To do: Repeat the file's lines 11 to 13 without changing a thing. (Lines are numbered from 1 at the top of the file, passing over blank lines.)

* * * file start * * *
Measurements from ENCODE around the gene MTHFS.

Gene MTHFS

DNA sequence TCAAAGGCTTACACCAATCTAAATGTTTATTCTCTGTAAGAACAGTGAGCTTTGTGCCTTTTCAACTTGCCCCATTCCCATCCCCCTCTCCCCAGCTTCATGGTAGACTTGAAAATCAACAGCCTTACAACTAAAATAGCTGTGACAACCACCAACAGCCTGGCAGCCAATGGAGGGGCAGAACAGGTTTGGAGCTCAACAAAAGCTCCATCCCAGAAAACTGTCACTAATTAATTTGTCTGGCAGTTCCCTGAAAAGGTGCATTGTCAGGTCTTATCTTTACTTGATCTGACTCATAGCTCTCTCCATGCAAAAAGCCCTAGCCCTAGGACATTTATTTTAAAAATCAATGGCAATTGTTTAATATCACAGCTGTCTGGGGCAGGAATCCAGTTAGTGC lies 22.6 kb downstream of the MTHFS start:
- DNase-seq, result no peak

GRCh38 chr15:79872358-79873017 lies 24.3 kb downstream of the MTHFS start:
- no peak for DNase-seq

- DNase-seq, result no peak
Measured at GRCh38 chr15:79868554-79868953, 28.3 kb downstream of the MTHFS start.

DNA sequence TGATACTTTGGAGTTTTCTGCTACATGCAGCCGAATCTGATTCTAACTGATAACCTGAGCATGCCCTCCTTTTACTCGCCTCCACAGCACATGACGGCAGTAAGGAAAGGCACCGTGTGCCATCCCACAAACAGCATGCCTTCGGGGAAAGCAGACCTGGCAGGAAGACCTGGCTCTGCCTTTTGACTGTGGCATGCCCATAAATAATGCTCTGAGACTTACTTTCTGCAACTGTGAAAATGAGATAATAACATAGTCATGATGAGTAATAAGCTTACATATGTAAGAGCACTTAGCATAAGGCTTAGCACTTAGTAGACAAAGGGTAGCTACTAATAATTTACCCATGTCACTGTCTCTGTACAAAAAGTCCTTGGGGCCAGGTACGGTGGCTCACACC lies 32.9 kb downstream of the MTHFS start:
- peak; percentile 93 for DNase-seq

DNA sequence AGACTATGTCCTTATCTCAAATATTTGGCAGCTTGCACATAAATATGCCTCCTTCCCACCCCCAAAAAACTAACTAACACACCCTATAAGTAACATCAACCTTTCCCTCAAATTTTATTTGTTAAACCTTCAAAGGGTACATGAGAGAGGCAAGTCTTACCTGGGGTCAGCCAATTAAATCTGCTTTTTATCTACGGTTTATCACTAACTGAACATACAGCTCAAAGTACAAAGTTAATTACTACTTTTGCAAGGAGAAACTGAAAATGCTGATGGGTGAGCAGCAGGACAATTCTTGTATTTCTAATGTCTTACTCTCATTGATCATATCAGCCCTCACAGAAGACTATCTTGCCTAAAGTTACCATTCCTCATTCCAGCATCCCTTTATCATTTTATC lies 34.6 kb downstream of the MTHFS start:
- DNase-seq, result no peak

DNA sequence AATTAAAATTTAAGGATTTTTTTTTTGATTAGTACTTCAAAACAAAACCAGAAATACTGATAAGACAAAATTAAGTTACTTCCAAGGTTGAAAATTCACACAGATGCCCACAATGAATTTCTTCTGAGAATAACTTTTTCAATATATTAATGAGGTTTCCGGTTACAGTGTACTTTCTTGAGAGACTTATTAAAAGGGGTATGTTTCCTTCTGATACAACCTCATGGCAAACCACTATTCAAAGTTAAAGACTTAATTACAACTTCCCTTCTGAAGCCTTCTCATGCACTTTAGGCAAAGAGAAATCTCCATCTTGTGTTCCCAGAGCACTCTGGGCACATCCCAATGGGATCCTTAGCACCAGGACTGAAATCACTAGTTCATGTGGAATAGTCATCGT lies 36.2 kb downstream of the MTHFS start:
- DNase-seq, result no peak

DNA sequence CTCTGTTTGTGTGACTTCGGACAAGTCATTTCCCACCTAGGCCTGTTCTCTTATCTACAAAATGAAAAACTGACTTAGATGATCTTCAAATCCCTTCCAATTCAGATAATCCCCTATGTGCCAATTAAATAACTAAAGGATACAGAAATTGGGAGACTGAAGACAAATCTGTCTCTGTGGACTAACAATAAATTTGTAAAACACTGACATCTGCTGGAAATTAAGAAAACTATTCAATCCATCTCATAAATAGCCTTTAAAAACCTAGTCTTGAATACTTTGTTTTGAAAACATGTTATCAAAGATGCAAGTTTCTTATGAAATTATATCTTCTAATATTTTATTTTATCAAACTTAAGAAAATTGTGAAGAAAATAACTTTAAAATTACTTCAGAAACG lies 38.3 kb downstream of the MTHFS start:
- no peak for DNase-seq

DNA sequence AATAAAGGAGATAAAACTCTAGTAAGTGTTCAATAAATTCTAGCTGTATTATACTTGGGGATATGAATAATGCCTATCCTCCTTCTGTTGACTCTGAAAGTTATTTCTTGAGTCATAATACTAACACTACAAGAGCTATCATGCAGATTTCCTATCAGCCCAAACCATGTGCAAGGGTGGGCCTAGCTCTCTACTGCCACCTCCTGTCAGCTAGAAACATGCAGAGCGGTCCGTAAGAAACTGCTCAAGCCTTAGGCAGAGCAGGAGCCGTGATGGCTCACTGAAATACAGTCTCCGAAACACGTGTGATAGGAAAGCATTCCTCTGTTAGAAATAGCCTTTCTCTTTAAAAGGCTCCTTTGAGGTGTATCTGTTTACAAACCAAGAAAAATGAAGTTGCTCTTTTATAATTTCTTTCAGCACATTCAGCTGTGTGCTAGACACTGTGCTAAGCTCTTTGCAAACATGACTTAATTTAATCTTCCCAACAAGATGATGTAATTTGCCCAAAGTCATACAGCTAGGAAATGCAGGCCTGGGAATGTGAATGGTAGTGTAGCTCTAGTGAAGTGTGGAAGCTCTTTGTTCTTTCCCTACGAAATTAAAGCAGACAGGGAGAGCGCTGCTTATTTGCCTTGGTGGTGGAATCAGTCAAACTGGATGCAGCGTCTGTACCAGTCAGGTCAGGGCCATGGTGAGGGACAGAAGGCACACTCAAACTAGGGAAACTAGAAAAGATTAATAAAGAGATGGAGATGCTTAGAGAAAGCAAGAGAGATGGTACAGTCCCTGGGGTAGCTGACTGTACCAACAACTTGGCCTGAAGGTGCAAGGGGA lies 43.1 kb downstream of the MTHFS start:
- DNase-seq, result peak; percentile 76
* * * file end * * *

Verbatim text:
DNA sequence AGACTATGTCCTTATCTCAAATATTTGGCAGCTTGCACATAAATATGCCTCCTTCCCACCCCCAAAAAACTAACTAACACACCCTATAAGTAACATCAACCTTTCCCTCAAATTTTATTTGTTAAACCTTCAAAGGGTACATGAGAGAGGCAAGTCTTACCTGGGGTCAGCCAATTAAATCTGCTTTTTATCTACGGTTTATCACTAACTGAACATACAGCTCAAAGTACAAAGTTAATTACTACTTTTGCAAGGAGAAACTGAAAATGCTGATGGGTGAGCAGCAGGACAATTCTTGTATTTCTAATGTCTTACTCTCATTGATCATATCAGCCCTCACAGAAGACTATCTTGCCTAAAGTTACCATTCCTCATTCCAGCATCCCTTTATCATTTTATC lies 34.6 kb downstream of the MTHFS start:
- DNase-seq, result no peak

DNA sequence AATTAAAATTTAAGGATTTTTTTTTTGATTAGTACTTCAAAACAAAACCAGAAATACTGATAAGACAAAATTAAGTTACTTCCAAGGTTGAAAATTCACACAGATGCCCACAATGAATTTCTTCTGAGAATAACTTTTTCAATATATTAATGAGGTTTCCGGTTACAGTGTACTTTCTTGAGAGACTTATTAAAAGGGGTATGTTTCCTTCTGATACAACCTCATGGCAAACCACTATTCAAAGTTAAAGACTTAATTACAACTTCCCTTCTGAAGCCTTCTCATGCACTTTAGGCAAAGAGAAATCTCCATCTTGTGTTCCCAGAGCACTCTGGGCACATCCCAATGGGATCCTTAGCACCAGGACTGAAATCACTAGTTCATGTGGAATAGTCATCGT lies 36.2 kb downstream of the MTHFS start: